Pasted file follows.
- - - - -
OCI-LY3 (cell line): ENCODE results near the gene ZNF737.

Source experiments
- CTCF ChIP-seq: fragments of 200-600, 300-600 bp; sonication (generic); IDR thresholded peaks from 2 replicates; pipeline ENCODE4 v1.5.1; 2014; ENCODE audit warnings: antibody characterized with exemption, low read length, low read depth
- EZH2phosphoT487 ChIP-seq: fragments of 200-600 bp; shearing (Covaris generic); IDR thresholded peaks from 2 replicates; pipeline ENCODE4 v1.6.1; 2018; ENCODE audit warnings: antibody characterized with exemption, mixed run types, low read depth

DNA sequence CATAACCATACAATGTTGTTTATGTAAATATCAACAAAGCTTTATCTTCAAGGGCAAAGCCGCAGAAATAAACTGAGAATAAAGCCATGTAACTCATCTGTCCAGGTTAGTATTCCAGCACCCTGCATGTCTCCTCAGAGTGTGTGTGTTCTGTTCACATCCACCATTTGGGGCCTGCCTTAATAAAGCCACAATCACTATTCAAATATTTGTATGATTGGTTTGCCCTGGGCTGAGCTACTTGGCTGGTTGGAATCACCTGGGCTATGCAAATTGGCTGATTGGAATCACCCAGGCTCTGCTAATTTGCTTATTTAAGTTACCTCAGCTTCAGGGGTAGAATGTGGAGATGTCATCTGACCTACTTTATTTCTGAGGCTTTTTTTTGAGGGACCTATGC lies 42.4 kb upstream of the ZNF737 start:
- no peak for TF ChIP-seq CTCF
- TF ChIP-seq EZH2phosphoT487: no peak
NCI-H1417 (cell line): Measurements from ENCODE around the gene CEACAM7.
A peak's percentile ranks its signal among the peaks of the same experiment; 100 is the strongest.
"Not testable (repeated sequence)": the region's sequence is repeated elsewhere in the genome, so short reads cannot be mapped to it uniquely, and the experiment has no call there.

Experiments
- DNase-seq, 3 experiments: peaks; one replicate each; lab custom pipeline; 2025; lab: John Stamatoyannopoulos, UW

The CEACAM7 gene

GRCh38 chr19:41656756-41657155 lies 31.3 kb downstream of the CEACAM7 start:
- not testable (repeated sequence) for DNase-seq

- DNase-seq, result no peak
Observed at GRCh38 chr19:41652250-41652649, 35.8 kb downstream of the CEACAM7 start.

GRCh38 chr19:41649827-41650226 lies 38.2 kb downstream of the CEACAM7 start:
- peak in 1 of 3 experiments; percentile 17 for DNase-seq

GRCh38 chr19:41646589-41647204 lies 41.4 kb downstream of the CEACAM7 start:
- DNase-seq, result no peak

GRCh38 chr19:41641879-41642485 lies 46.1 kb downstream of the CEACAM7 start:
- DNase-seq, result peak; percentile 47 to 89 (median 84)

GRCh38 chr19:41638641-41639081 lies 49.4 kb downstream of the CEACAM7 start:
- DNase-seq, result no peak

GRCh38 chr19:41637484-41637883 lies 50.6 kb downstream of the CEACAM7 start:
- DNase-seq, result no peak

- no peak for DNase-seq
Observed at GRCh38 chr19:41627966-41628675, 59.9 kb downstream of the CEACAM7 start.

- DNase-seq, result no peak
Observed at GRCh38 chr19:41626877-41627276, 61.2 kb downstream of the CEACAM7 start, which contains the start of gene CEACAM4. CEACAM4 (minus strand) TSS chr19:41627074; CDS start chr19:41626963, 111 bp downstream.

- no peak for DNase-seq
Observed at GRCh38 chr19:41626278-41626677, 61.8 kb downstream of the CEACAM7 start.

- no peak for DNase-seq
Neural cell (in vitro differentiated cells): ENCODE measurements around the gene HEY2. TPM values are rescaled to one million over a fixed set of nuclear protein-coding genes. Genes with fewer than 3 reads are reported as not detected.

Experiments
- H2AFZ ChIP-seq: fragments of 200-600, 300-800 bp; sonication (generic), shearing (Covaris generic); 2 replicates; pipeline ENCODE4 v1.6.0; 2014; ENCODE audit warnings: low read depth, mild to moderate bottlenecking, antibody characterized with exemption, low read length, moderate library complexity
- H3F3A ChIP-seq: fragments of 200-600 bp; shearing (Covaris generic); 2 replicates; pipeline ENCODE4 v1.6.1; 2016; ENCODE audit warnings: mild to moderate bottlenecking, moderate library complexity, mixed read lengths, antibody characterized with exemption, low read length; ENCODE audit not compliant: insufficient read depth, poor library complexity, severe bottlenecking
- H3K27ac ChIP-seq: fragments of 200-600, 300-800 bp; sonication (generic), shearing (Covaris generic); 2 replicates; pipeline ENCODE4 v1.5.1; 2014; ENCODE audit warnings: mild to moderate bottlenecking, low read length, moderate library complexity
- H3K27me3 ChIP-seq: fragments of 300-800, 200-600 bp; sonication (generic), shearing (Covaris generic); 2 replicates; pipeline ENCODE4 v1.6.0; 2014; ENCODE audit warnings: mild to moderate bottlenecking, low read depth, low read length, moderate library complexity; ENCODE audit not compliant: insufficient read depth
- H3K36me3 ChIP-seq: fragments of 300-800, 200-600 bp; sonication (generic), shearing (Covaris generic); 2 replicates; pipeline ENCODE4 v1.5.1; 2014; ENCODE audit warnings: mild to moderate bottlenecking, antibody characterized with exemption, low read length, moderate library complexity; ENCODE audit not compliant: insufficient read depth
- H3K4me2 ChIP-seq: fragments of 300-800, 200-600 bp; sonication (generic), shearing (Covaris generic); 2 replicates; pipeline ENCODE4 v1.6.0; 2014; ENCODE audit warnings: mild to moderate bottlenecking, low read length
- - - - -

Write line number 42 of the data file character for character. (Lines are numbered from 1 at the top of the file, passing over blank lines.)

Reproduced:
- H3K4me2 ChIP-seq: fragments of 300-800, 200-600 bp; sonication (generic), shearing (Covaris generic); 2 replicates; pipeline ENCODE4 v1.6.0; 2014; ENCODE audit warnings: mild to moderate bottlenecking, low read length